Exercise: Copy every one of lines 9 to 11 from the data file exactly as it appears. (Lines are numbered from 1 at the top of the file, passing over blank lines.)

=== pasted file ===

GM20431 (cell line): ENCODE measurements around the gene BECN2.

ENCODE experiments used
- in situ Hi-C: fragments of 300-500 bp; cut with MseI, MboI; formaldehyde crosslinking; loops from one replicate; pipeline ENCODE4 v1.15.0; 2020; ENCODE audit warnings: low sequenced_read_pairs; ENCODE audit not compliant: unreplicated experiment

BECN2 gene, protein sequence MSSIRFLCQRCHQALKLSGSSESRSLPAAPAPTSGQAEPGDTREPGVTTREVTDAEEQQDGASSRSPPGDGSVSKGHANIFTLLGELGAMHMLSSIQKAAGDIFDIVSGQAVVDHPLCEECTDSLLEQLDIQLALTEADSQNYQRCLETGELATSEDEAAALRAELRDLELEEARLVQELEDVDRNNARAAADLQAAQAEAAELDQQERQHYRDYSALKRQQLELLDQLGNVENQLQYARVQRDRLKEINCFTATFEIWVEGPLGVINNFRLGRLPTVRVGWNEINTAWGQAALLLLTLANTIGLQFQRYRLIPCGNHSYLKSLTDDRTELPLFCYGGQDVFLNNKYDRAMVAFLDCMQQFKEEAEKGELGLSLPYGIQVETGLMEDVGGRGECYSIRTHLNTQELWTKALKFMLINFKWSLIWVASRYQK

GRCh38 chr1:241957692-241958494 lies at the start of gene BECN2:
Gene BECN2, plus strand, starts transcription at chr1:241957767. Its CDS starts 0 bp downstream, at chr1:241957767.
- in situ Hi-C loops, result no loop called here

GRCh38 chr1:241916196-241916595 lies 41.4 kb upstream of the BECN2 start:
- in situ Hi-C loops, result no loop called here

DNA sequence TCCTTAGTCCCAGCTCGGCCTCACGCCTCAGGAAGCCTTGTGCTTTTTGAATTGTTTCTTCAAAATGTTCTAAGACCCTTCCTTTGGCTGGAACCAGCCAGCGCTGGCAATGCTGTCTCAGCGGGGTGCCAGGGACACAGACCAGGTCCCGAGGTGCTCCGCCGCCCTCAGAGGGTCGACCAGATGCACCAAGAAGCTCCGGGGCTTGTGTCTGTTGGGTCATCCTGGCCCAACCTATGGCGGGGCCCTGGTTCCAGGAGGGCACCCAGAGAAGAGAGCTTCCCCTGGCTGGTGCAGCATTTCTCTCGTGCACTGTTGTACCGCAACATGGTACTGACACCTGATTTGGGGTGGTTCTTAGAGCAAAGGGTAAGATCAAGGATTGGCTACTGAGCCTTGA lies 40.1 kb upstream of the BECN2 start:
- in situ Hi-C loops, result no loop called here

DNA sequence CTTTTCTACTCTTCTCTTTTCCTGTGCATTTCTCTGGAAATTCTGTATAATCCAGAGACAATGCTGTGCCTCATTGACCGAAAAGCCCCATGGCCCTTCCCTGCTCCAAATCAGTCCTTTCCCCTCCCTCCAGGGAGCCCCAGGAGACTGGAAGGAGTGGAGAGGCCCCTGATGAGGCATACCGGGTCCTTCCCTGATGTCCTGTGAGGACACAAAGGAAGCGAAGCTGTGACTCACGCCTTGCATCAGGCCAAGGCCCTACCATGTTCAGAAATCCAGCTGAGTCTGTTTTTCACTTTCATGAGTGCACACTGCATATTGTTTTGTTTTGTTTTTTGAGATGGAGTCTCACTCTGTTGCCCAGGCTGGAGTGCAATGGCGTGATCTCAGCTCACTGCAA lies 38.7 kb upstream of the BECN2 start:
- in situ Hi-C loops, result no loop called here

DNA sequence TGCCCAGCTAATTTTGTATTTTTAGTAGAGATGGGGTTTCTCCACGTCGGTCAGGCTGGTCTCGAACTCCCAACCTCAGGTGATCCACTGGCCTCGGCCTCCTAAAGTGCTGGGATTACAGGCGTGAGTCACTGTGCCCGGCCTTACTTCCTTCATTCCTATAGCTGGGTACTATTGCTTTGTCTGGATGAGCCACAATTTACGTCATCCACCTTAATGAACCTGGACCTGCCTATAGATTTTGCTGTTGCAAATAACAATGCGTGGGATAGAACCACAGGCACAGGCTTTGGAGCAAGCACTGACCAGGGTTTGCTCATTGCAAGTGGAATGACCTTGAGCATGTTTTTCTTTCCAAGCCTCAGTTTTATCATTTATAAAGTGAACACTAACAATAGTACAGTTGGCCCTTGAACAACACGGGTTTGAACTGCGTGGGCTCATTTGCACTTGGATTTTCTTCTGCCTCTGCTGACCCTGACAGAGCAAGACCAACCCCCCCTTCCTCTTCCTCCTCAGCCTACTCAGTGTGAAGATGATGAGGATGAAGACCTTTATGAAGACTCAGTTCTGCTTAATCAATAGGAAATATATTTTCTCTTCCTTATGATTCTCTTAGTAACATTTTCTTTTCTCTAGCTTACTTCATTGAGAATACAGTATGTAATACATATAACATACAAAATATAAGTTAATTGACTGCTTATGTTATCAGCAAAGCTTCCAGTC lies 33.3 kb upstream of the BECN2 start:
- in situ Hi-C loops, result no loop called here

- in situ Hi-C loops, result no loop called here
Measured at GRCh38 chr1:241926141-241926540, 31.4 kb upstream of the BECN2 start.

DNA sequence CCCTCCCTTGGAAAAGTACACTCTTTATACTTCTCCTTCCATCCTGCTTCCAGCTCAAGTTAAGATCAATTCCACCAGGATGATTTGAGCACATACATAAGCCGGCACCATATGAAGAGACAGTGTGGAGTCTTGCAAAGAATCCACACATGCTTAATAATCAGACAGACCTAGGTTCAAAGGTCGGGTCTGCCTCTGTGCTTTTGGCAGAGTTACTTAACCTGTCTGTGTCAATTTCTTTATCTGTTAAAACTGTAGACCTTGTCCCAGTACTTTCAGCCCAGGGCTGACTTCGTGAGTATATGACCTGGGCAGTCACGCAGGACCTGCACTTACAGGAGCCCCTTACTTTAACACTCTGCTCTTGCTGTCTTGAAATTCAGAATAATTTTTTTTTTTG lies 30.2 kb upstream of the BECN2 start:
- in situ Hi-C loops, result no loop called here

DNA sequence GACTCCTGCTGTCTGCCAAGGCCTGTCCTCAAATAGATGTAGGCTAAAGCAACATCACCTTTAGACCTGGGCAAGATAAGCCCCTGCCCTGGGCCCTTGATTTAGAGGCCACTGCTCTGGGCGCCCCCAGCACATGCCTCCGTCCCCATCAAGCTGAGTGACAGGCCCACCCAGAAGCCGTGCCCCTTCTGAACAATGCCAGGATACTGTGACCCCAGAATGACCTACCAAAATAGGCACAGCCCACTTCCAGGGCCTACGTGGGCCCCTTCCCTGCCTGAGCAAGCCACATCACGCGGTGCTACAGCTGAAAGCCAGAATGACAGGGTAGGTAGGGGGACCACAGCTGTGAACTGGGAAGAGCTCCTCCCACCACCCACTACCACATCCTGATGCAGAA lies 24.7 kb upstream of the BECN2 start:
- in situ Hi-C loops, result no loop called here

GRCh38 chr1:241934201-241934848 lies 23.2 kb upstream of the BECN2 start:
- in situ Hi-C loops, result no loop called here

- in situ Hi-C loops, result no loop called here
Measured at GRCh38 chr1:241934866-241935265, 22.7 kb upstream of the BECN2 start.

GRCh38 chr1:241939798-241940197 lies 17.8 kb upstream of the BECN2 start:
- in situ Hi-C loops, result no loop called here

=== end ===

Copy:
- in situ Hi-C loops, result no loop called here

DNA sequence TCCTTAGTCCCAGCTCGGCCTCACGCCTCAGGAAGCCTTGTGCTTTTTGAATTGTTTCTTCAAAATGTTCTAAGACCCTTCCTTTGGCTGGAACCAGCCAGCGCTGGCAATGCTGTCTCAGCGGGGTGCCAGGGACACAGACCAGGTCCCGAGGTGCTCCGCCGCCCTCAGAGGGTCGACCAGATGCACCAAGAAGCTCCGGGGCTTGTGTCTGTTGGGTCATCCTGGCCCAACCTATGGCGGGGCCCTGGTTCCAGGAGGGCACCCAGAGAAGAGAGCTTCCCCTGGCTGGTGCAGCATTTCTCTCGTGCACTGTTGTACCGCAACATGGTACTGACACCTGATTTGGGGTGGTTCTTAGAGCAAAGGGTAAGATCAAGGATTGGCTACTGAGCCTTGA lies 40.1 kb upstream of the BECN2 start:
- in situ Hi-C loops, result no loop called here